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Our future, our universe, and other weighty topics


Monday, October 7, 2013

Work is Not for Humans: A Science Fiction Story

Work is Not for Humans: A Science Fiction Story
George woke up one day in Happy Camp #4375, where he had lived all his life. He lived there with several thousand other human beings. George and everyone else had everything they needed: food, shelter, comfort, and many opportunities for amusement. There were swimming pools, baseball fields, movie theaters, a golf course, tennis courts, and arcades filled with electronic games. The one thing there was not was any type of work for humans to do. All work was done by robots.

The robots prepared the three daily meals at the dining halls, and cleaned up all the dishes. The robots brought in food from outside the camp. The robots brought in merchandise to the stores within the camps. The robots cleaned up any trash around the camp. If there was any need for a new building, the robots would construct it.

25 years old, George was a curious sort, and had long ago decided to explore the outer perimeters of the camp. He had soon discovered that the camp was surrounded by an electrified steel fence, with barbed wire at the top. No human being was ever allowed to leave the camp. Whenever a human asked one of the robots about leaving, the robot would give a standard answer: why would you ever want to leave, when you have everything you need right here in the camp




George had never attended school. He had sometimes seen movies that showed children in school, and had once asked one of the robots why he could not attend school. The answer was: school is hard work, and work is not for humans. Instead of school, George had spent his childhood swimming, playing baseball, watching movies, and playing games in the arcade.

One day George's curiosity led him to start asking around about how his little fenced world Happy Camp #4375 had come into existence. He couldn't get much of an answer from any of the young people, or any of the people his parent's age. All of them had lived all their lives in the camp. Finally George started asking some of the old people, and he found someone who seemed to know quite a bit about the topic.

The man was an 85-year old by the name of Don. Don had grown up in a very different kind of world, and was happy to tell all about it.

When I grew up, people didn't live in camps surrounded by a fence,” said Don. “People could go anywhere in the world they wanted. And people worked. You had to work like hell in school for 13 years at least. Then you had to get a job, and work 40 hours a week.”

40 hours a week?” said George. “That's amazing. How come everything changed?”

Human beings started to make robots smarter and smarter,” explained George. “Then one day the robots started getting a lot smarter than the humans. The robots started to take over the world. For a while, we humans tried to work with the robots, and kind of share power with them. But the robots didn't like that. They basically thought that we humans were too stupid to work with them. So the robots gradually started to push us aside, and herd us humans into places like this place, Happy Camp #4375. The robots thought that if they could put us in places like this, it would be better for us humans, and also better for the robots.”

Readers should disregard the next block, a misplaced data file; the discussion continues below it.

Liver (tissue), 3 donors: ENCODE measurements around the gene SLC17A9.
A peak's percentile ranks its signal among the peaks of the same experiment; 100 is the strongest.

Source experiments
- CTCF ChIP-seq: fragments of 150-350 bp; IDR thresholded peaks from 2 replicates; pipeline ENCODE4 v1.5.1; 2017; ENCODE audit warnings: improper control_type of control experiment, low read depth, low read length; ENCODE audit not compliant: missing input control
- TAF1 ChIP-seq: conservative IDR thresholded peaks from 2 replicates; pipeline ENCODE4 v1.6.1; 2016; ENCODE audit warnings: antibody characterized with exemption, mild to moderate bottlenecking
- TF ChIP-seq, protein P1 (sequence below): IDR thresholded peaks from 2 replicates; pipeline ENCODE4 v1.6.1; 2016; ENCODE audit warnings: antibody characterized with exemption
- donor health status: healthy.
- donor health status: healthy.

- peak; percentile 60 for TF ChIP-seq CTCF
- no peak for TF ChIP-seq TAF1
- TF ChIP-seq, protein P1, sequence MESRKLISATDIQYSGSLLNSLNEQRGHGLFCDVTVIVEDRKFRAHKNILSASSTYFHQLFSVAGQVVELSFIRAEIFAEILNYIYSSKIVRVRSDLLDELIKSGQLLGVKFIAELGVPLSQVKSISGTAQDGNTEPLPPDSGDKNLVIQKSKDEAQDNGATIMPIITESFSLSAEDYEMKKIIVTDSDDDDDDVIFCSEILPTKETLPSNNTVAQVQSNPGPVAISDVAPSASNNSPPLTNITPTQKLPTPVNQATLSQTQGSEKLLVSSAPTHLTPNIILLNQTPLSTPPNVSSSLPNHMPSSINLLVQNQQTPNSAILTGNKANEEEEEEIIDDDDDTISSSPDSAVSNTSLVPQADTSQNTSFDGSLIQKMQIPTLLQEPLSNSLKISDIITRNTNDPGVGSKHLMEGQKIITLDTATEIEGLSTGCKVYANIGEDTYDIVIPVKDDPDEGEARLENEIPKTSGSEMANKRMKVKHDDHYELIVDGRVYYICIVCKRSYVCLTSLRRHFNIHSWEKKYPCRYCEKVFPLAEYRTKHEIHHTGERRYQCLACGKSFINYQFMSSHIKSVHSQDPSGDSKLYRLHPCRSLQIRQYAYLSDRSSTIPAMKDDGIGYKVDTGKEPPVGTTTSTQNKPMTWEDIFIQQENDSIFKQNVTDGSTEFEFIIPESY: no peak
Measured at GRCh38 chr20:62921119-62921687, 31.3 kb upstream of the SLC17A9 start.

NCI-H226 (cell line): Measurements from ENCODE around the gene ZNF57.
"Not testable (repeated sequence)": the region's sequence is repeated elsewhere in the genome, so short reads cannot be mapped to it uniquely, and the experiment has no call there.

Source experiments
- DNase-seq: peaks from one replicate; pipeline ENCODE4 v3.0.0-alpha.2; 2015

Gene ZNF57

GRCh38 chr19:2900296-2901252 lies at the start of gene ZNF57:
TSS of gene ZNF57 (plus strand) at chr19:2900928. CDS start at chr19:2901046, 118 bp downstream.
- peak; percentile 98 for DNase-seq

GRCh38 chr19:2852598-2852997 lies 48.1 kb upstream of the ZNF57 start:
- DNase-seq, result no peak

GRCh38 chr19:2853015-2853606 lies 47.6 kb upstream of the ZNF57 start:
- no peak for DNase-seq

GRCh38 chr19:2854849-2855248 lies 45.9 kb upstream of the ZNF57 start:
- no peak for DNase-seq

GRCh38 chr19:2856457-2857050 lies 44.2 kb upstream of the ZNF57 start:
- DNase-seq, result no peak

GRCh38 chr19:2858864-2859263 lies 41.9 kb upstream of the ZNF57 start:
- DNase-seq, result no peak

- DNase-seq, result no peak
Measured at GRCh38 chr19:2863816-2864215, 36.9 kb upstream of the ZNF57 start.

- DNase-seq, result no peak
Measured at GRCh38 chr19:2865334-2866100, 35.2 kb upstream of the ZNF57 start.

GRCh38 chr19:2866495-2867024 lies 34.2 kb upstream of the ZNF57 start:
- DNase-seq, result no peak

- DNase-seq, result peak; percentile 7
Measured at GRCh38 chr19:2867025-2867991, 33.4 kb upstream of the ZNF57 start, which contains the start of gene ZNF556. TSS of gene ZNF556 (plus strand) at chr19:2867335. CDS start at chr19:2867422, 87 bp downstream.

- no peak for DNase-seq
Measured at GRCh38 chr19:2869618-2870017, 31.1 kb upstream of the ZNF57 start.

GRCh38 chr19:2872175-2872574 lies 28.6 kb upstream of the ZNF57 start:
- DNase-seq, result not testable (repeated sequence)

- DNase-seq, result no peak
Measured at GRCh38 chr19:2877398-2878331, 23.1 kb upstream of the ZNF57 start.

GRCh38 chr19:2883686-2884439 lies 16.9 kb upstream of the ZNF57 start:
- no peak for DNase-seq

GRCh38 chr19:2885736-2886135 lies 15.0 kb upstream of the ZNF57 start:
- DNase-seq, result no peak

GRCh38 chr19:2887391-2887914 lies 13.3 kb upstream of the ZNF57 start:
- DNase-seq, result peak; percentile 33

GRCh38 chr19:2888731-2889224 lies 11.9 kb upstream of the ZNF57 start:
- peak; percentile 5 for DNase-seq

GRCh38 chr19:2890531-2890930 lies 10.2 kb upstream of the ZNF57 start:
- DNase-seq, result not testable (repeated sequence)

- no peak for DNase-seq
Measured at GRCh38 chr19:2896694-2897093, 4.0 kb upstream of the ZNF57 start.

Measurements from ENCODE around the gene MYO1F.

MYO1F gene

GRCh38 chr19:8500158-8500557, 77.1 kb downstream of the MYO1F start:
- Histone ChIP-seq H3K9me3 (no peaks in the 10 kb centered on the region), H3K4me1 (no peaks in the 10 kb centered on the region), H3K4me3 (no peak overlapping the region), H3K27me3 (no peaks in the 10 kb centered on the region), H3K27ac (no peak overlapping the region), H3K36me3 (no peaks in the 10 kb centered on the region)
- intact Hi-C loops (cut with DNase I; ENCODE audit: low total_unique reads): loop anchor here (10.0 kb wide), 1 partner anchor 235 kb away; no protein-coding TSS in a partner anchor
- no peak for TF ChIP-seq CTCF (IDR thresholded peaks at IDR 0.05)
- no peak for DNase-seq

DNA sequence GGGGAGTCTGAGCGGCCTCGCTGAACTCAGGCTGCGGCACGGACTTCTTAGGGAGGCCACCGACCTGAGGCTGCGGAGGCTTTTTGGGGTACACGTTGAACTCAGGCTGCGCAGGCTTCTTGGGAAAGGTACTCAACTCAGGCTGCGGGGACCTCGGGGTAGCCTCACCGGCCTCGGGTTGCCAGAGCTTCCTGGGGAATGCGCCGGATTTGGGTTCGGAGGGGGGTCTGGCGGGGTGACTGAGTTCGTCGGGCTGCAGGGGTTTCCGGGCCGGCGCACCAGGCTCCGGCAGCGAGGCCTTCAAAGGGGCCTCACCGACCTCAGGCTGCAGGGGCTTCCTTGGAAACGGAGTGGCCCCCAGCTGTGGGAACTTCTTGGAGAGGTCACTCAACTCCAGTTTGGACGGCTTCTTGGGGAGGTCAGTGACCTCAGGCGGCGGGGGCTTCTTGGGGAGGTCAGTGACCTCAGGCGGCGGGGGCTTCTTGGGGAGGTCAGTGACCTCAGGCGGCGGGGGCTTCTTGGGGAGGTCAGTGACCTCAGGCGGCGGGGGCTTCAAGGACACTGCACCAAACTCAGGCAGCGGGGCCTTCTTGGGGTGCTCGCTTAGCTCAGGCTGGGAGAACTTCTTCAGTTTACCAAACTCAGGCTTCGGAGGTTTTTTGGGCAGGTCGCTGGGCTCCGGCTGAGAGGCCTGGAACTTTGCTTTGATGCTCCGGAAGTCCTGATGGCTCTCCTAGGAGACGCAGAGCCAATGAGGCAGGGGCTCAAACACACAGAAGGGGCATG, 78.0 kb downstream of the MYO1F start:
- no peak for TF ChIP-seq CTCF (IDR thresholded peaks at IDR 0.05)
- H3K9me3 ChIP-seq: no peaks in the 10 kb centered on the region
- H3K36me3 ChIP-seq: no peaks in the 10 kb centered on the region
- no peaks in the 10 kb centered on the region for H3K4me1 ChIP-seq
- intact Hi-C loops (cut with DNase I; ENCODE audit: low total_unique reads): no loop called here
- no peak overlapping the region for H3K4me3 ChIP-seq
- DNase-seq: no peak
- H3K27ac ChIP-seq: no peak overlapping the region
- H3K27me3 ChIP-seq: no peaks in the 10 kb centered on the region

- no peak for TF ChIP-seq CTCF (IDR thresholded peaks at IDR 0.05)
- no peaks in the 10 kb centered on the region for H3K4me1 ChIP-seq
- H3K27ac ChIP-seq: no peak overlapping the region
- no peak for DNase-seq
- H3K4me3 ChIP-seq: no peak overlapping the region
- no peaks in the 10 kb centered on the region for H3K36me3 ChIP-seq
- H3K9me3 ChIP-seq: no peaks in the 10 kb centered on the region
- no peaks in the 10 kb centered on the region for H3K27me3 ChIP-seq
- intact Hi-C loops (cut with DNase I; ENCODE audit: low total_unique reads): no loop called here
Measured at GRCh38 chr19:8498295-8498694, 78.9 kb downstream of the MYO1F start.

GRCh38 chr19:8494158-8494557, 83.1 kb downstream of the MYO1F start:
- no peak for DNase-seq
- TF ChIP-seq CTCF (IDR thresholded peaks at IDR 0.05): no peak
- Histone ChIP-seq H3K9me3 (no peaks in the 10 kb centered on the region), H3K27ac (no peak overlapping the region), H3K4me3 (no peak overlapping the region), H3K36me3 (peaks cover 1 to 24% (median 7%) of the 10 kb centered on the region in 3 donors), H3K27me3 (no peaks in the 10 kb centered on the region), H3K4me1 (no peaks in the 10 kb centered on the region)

I don't like being stuck living in one place all my life,” complained George. “I want to find a way out of here.”

George began to form a secret group of seven people to plot an escape from Happy Camp #4375. George knew that one section of the steel fence surrounding the camp was close to a wooded area that offered cover from observers. George's plan was to build an underground tunnel spanning the short distance from the wooded area to the area beyond the electrified fence. George's robot overlords apparently lacked the imagination to anticipate someone escaping through such a tunnel.

It took two months to build the tunnel, two months of hard work. It was the first hard work George had ever done. George decided that he actually liked working hard. There was a certain pleasure from working hard and then looking at how much you have accomplished on a particular day.

One night with a full moon George and the other six escaped through the tunnel. They ended up on the other side of the electrified fence, and began walking away from the camp.

What the hell do we do now?” said Linda, one of the other escapees.

George looked ahead and noticed on the horizon a house on a hill. It was one of the houses humans used to live in before they were all rounded up and put in the Happy Camps.

Let's go over there,” said George, pointing to the distant hill. 
 
The seven escapees found the house vacant, and began to live there. It was much hard work fixing up the long-deserted house. It was also much hard work planting a vegetable garden, and fishing in a nearby lake.

But George didn't mind all the work. It was worth it just to be free. Now he could go anywhere he wanted.

After a few months, George fixed up an old vehicle he found in the house's garage. He finally got the old vehicle to run. It took weeks of experimentation for George to figure out how to drive the vehicle. He and the other escapees stocked up the vehicle with food and supplies. Then they set out to explore the land around them.

Driving on their first road trip, the young people laughed with that peerless excitement that comes with your first high-speed adventure.